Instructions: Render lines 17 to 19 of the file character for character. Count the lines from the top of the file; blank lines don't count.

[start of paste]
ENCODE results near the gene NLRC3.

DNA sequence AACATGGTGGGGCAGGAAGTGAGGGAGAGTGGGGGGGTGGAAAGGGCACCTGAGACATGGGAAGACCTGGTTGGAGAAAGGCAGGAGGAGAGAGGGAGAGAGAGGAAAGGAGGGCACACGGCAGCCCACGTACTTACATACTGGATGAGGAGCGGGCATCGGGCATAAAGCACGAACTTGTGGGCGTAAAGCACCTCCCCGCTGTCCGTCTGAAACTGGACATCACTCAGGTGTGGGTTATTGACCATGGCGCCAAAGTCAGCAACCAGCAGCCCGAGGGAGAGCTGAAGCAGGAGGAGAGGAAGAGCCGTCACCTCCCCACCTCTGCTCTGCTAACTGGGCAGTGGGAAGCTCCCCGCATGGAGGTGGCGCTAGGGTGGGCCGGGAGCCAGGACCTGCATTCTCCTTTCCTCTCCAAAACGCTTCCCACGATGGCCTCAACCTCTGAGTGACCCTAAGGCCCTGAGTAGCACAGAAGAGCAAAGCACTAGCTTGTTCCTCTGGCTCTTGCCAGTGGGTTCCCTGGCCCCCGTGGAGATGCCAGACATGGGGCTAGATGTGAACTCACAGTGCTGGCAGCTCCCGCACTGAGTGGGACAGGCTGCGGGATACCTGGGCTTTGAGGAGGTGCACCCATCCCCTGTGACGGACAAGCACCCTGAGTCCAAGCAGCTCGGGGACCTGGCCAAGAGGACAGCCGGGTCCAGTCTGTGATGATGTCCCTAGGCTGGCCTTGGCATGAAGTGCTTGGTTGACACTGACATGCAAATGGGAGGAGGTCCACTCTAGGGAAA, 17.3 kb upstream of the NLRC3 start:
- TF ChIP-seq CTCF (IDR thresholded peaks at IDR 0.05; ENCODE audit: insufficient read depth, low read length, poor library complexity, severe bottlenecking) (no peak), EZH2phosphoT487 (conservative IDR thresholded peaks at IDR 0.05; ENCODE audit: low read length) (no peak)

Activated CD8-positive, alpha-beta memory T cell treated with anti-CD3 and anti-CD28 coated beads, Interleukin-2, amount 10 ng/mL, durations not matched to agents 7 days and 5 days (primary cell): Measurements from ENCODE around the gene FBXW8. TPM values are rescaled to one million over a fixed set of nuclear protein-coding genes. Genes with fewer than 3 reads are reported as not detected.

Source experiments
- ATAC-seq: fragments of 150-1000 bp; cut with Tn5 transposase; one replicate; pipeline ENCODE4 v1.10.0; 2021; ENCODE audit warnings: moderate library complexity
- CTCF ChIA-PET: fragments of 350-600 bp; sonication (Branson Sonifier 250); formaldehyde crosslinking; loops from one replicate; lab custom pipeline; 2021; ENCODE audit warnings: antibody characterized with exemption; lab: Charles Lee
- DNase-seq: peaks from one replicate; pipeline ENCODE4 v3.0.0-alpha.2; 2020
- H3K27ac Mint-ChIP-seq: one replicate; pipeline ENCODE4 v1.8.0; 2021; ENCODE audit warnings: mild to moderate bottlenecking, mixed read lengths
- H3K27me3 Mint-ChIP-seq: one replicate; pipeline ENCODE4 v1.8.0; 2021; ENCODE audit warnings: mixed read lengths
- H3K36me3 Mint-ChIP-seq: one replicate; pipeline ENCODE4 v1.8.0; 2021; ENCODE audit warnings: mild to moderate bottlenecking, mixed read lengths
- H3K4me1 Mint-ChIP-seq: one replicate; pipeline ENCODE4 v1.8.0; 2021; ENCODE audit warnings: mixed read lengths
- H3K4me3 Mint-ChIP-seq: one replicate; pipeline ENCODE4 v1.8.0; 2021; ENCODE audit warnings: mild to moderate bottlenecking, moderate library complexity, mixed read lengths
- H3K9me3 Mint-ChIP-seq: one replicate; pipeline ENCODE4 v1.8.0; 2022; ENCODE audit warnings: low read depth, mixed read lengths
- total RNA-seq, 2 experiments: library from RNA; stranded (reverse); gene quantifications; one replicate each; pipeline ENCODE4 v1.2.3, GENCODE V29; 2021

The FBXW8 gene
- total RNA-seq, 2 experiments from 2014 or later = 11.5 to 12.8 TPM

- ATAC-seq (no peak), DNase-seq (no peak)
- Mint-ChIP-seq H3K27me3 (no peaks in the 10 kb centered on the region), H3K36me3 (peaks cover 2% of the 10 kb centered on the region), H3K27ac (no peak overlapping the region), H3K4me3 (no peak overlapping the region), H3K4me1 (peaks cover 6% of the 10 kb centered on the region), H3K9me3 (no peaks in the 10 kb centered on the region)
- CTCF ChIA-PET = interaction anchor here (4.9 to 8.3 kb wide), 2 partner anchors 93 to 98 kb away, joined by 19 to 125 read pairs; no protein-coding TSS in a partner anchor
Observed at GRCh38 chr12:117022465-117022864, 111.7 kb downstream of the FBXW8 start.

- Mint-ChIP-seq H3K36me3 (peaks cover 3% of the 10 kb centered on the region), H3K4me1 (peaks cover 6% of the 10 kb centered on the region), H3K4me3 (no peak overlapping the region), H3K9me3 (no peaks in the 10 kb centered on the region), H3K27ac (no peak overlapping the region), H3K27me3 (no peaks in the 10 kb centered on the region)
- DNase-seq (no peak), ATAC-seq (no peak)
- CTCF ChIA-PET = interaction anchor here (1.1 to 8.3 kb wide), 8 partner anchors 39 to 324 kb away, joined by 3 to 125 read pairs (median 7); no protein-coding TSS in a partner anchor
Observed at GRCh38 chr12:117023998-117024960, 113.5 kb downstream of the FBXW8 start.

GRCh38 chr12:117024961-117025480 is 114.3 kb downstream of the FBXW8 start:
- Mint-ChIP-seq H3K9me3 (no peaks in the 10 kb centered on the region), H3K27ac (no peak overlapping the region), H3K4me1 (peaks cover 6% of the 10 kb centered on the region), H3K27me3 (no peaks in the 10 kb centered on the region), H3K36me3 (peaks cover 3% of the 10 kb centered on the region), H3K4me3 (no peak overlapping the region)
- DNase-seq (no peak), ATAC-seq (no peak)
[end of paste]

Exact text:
- total RNA-seq, 2 experiments from 2014 or later = 11.5 to 12.8 TPM

- ATAC-seq (no peak), DNase-seq (no peak)
- Mint-ChIP-seq H3K27me3 (no peaks in the 10 kb centered on the region), H3K36me3 (peaks cover 2% of the 10 kb centered on the region), H3K27ac (no peak overlapping the region), H3K4me3 (no peak overlapping the region), H3K4me1 (peaks cover 6% of the 10 kb centered on the region), H3K9me3 (no peaks in the 10 kb centered on the region)